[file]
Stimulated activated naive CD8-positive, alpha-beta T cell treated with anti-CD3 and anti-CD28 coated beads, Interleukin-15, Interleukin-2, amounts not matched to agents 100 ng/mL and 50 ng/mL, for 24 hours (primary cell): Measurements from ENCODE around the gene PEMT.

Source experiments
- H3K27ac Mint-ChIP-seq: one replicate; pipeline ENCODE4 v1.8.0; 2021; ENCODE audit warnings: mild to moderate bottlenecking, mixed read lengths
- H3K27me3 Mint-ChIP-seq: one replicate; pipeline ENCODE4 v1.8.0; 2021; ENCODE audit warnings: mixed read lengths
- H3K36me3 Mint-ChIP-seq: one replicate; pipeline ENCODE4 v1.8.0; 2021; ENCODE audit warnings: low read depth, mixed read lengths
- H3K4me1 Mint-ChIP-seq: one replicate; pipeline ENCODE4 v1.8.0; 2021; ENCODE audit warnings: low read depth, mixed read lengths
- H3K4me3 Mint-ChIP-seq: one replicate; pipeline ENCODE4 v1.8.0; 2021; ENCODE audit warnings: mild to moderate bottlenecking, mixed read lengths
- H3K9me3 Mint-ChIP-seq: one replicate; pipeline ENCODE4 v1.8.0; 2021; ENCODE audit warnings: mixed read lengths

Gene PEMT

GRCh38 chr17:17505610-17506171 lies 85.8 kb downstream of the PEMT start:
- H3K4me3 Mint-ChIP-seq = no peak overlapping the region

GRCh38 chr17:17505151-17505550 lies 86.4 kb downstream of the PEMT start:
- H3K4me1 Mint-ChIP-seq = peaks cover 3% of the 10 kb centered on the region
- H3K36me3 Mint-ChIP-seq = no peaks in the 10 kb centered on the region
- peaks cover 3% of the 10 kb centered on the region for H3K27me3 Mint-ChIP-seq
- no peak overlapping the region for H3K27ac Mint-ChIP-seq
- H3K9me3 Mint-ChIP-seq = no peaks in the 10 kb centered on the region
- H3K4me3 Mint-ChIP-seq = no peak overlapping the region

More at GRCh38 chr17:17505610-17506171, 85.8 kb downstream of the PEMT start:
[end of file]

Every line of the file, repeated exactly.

Stimulated activated naive CD8-positive, alpha-beta T cell treated with anti-CD3 and anti-CD28 coated beads, Interleukin-15, Interleukin-2, amounts not matched to agents 100 ng/mL and 50 ng/mL, for 24 hours (primary cell): Measurements from ENCODE around the gene PEMT.

Source experiments
- H3K27ac Mint-ChIP-seq: one replicate; pipeline ENCODE4 v1.8.0; 2021; ENCODE audit warnings: mild to moderate bottlenecking, mixed read lengths
- H3K27me3 Mint-ChIP-seq: one replicate; pipeline ENCODE4 v1.8.0; 2021; ENCODE audit warnings: mixed read lengths
- H3K36me3 Mint-ChIP-seq: one replicate; pipeline ENCODE4 v1.8.0; 2021; ENCODE audit warnings: low read depth, mixed read lengths
- H3K4me1 Mint-ChIP-seq: one replicate; pipeline ENCODE4 v1.8.0; 2021; ENCODE audit warnings: low read depth, mixed read lengths
- H3K4me3 Mint-ChIP-seq: one replicate; pipeline ENCODE4 v1.8.0; 2021; ENCODE audit warnings: mild to moderate bottlenecking, mixed read lengths
- H3K9me3 Mint-ChIP-seq: one replicate; pipeline ENCODE4 v1.8.0; 2021; ENCODE audit warnings: mixed read lengths

Gene PEMT

GRCh38 chr17:17505610-17506171 lies 85.8 kb downstream of the PEMT start:
- H3K4me3 Mint-ChIP-seq = no peak overlapping the region

GRCh38 chr17:17505151-17505550 lies 86.4 kb downstream of the PEMT start:
- H3K4me1 Mint-ChIP-seq = peaks cover 3% of the 10 kb centered on the region
- H3K36me3 Mint-ChIP-seq = no peaks in the 10 kb centered on the region
- peaks cover 3% of the 10 kb centered on the region for H3K27me3 Mint-ChIP-seq
- no peak overlapping the region for H3K27ac Mint-ChIP-seq
- H3K9me3 Mint-ChIP-seq = no peaks in the 10 kb centered on the region
- H3K4me3 Mint-ChIP-seq = no peak overlapping the region

More at GRCh38 chr17:17505610-17506171, 85.8 kb downstream of the PEMT start: